This captivating image from the NASA/ESA Hubble Space Telescope showcases an interacting galaxy trio known as Arp-Madore 2339-661. The Arp-Madore catalog consists of peculiar galaxies, and this particular group is more unusual than it might first appear because it involves not two, but three galaxies in the process of interacting.
The two clearly distinguishable galaxies in this image are NGC 7733 (the smaller one to the lower right) and NGC 7734 (the larger one to the upper left). The third galaxy, currently identified as NGC 7733N, can be found by carefully examining the upper arm of NGC 7733. There, you can see a knot-like structure emitting a different color than the arm and partially hidden by dark dust. While it might seem to be a part of NGC 7733, a closer analysis of its velocity (speed and direction) indicates that this knot has a significant additional redshift.
This suggests that it’s most likely its own separate galaxy, not a part of NGC 7733. The challenge for observational astronomers is to determine whether an astronomical object is a single entity or multiple objects, especially when one appears to be in front of another from Earth’s perspective.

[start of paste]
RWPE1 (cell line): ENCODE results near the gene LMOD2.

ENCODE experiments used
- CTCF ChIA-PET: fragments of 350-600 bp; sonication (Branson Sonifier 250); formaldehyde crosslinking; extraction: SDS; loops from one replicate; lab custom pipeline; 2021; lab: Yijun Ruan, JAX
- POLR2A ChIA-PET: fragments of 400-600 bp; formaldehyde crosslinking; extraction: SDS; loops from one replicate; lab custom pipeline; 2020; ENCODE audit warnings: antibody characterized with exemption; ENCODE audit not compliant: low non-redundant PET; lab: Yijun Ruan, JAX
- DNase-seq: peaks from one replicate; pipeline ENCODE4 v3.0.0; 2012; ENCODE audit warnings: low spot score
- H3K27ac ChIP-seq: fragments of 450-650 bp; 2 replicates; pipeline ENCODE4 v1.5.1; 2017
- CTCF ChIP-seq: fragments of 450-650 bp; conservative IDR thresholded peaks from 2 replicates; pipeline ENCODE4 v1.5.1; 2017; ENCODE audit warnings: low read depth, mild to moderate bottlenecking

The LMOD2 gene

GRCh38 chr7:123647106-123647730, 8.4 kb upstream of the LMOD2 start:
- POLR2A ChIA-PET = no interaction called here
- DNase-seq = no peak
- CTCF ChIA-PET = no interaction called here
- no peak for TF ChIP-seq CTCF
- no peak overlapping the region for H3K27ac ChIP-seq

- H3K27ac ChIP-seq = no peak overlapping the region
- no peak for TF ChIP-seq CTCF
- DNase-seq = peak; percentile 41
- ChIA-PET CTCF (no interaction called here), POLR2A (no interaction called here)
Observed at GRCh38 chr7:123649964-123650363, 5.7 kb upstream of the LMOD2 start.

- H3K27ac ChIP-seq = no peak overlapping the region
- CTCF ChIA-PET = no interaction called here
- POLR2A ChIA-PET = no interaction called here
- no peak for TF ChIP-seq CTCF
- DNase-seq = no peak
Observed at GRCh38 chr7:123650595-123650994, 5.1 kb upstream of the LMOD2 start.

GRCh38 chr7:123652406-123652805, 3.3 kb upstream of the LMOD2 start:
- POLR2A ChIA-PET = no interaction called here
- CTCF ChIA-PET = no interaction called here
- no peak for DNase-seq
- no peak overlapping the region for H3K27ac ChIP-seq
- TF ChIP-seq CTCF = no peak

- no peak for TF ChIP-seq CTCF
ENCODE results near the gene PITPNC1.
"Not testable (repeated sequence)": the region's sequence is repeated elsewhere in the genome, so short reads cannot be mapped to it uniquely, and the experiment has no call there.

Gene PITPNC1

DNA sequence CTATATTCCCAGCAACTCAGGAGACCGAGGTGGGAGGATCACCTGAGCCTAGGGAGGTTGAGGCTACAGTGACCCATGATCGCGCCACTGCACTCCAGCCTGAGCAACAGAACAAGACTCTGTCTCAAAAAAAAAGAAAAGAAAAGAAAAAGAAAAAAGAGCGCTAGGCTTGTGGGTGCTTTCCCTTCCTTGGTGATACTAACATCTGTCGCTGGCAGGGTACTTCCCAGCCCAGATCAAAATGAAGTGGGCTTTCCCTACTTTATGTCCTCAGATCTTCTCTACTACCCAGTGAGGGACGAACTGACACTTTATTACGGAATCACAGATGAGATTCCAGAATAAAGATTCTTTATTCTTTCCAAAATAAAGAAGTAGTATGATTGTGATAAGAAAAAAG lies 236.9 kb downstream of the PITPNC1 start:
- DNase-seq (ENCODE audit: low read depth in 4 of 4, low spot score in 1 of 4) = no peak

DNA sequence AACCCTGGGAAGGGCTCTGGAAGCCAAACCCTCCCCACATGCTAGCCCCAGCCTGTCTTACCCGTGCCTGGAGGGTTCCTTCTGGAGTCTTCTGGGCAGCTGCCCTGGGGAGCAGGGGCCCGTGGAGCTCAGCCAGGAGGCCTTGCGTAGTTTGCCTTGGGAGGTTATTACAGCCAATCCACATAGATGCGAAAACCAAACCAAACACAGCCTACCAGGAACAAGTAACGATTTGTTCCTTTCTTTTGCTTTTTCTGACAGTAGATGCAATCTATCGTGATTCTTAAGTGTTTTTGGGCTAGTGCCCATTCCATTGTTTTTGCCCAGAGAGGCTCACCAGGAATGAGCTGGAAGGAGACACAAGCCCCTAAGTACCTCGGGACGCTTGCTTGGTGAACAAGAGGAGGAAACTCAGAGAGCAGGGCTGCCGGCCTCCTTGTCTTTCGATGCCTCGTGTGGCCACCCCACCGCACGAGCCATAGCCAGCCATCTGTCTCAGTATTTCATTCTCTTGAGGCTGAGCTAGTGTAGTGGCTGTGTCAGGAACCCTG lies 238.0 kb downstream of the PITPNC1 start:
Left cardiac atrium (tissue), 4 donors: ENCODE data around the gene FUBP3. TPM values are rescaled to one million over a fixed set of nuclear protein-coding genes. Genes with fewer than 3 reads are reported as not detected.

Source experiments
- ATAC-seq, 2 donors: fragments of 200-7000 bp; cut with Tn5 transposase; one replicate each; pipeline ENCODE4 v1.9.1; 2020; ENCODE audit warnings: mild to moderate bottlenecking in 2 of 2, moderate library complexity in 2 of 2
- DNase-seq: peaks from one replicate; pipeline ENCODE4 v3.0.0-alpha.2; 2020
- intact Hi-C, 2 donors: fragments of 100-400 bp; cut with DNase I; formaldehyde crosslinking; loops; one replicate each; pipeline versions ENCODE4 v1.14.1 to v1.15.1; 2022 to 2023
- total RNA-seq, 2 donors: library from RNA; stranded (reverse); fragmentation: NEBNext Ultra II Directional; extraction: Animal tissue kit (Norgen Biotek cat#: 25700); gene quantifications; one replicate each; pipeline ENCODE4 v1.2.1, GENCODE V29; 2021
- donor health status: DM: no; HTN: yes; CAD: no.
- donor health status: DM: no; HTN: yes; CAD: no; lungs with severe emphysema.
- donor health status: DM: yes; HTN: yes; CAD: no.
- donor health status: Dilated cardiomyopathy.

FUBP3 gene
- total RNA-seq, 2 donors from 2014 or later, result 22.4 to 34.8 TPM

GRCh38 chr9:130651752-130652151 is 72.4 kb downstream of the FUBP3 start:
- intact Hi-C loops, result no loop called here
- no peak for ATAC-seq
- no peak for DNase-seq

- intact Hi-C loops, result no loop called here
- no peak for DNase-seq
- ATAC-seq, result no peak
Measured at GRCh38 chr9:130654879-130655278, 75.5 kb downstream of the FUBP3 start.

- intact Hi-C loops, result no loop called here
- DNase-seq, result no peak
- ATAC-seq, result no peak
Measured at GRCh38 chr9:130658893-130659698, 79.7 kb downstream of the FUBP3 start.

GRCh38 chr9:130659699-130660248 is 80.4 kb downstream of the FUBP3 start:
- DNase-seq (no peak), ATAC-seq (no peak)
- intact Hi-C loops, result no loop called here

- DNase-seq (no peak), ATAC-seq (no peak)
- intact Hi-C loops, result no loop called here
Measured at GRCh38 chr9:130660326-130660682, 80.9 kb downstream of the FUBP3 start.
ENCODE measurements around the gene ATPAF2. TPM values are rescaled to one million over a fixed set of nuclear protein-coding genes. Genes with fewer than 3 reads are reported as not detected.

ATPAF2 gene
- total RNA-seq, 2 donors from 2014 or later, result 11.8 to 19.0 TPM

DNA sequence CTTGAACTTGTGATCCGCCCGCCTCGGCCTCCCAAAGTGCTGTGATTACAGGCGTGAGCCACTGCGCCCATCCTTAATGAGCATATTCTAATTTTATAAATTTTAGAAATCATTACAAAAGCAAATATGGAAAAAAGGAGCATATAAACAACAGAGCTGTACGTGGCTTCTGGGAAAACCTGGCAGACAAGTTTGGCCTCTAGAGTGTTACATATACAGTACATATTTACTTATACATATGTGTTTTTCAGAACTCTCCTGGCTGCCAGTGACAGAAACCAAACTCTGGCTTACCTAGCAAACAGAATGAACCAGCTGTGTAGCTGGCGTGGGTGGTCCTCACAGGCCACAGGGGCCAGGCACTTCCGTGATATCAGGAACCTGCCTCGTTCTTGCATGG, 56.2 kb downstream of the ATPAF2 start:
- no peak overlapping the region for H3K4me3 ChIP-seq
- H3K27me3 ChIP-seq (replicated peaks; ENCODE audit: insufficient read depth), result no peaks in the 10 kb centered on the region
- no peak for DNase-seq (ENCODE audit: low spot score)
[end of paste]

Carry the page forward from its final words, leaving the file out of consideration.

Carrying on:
All three galaxies in this image are located in close proximity to each other, roughly 500 million light-years from Earth in the constellation Tucana. As the image portrays, they are in the process of gravitational interaction with one another. Some scientific literature even refers to them as a “merging group,” indicating that they will eventually merge to become a single entity over time through gravitational interactions. This image captures a fascinating stage in the life cycle of these galaxies as they evolve and interact.